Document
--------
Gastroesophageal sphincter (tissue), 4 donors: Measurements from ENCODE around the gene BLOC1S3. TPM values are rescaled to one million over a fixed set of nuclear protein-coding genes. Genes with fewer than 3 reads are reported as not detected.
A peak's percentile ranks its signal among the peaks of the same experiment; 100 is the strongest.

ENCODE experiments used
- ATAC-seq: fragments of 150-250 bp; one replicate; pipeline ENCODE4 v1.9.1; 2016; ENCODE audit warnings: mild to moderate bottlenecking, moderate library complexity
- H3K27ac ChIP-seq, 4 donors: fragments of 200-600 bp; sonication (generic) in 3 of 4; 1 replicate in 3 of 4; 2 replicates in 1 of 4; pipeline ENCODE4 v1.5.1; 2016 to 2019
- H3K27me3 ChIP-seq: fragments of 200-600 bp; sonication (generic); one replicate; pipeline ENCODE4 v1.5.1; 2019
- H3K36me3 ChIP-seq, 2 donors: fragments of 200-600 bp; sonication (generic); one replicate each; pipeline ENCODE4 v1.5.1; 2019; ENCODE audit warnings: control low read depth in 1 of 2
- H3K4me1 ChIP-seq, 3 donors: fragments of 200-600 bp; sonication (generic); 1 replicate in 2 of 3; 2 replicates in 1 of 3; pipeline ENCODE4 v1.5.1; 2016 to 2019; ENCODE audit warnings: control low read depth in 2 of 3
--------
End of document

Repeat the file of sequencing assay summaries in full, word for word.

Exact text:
Gastroesophageal sphincter (tissue), 4 donors: Measurements from ENCODE around the gene BLOC1S3. TPM values are rescaled to one million over a fixed set of nuclear protein-coding genes. Genes with fewer than 3 reads are reported as not detected.
A peak's percentile ranks its signal among the peaks of the same experiment; 100 is the strongest.

ENCODE experiments used
- ATAC-seq: fragments of 150-250 bp; one replicate; pipeline ENCODE4 v1.9.1; 2016; ENCODE audit warnings: mild to moderate bottlenecking, moderate library complexity
- H3K27ac ChIP-seq, 4 donors: fragments of 200-600 bp; sonication (generic) in 3 of 4; 1 replicate in 3 of 4; 2 replicates in 1 of 4; pipeline ENCODE4 v1.5.1; 2016 to 2019
- H3K27me3 ChIP-seq: fragments of 200-600 bp; sonication (generic); one replicate; pipeline ENCODE4 v1.5.1; 2019
- H3K36me3 ChIP-seq, 2 donors: fragments of 200-600 bp; sonication (generic); one replicate each; pipeline ENCODE4 v1.5.1; 2019; ENCODE audit warnings: control low read depth in 1 of 2
- H3K4me1 ChIP-seq, 3 donors: fragments of 200-600 bp; sonication (generic); 1 replicate in 2 of 3; 2 replicates in 1 of 3; pipeline ENCODE4 v1.5.1; 2016 to 2019; ENCODE audit warnings: control low read depth in 2 of 3